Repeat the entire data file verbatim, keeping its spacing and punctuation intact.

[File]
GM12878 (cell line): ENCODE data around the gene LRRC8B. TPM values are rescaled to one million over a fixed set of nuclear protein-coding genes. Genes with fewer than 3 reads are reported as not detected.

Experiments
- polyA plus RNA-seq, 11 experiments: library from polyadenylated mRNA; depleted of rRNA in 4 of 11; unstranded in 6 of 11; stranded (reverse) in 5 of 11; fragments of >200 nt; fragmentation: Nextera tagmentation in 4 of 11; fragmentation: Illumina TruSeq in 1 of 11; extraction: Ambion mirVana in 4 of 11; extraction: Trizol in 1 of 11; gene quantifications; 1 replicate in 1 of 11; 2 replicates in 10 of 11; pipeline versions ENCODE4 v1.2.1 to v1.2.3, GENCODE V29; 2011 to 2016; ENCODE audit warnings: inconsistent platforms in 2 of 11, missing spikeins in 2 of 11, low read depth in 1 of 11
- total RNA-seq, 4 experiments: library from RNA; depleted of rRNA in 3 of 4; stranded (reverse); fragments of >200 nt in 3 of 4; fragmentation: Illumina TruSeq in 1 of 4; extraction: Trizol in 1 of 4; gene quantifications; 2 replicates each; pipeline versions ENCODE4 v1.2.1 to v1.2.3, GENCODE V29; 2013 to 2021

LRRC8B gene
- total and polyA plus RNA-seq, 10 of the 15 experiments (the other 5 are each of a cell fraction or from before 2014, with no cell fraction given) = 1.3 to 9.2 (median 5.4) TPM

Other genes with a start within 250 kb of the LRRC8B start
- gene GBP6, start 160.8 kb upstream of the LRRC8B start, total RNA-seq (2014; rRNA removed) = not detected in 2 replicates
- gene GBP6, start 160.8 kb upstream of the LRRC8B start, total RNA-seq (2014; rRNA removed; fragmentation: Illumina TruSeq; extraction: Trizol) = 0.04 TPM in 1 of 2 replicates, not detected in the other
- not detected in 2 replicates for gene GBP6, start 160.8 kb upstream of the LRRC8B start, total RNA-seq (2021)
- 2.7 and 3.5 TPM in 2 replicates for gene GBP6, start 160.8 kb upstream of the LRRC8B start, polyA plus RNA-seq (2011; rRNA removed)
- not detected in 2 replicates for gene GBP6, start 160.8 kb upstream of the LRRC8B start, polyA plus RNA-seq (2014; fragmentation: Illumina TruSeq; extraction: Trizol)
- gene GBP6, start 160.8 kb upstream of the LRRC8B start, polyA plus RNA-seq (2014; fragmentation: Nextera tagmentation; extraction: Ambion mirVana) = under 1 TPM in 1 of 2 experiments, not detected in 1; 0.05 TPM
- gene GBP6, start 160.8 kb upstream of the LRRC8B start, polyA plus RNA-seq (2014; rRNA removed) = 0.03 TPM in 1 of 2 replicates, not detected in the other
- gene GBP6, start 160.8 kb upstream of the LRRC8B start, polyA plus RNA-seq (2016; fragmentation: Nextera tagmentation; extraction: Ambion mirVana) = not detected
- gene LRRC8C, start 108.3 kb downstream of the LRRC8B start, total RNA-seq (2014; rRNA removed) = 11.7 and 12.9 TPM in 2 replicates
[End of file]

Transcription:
GM12878 (cell line): ENCODE data around the gene LRRC8B. TPM values are rescaled to one million over a fixed set of nuclear protein-coding genes. Genes with fewer than 3 reads are reported as not detected.

Experiments
- polyA plus RNA-seq, 11 experiments: library from polyadenylated mRNA; depleted of rRNA in 4 of 11; unstranded in 6 of 11; stranded (reverse) in 5 of 11; fragments of >200 nt; fragmentation: Nextera tagmentation in 4 of 11; fragmentation: Illumina TruSeq in 1 of 11; extraction: Ambion mirVana in 4 of 11; extraction: Trizol in 1 of 11; gene quantifications; 1 replicate in 1 of 11; 2 replicates in 10 of 11; pipeline versions ENCODE4 v1.2.1 to v1.2.3, GENCODE V29; 2011 to 2016; ENCODE audit warnings: inconsistent platforms in 2 of 11, missing spikeins in 2 of 11, low read depth in 1 of 11
- total RNA-seq, 4 experiments: library from RNA; depleted of rRNA in 3 of 4; stranded (reverse); fragments of >200 nt in 3 of 4; fragmentation: Illumina TruSeq in 1 of 4; extraction: Trizol in 1 of 4; gene quantifications; 2 replicates each; pipeline versions ENCODE4 v1.2.1 to v1.2.3, GENCODE V29; 2013 to 2021

LRRC8B gene
- total and polyA plus RNA-seq, 10 of the 15 experiments (the other 5 are each of a cell fraction or from before 2014, with no cell fraction given) = 1.3 to 9.2 (median 5.4) TPM

Other genes with a start within 250 kb of the LRRC8B start
- gene GBP6, start 160.8 kb upstream of the LRRC8B start, total RNA-seq (2014; rRNA removed) = not detected in 2 replicates
- gene GBP6, start 160.8 kb upstream of the LRRC8B start, total RNA-seq (2014; rRNA removed; fragmentation: Illumina TruSeq; extraction: Trizol) = 0.04 TPM in 1 of 2 replicates, not detected in the other
- not detected in 2 replicates for gene GBP6, start 160.8 kb upstream of the LRRC8B start, total RNA-seq (2021)
- 2.7 and 3.5 TPM in 2 replicates for gene GBP6, start 160.8 kb upstream of the LRRC8B start, polyA plus RNA-seq (2011; rRNA removed)
- not detected in 2 replicates for gene GBP6, start 160.8 kb upstream of the LRRC8B start, polyA plus RNA-seq (2014; fragmentation: Illumina TruSeq; extraction: Trizol)
- gene GBP6, start 160.8 kb upstream of the LRRC8B start, polyA plus RNA-seq (2014; fragmentation: Nextera tagmentation; extraction: Ambion mirVana) = under 1 TPM in 1 of 2 experiments, not detected in 1; 0.05 TPM
- gene GBP6, start 160.8 kb upstream of the LRRC8B start, polyA plus RNA-seq (2014; rRNA removed) = 0.03 TPM in 1 of 2 replicates, not detected in the other
- gene GBP6, start 160.8 kb upstream of the LRRC8B start, polyA plus RNA-seq (2016; fragmentation: Nextera tagmentation; extraction: Ambion mirVana) = not detected
- gene LRRC8C, start 108.3 kb downstream of the LRRC8B start, total RNA-seq (2014; rRNA removed) = 11.7 and 12.9 TPM in 2 replicates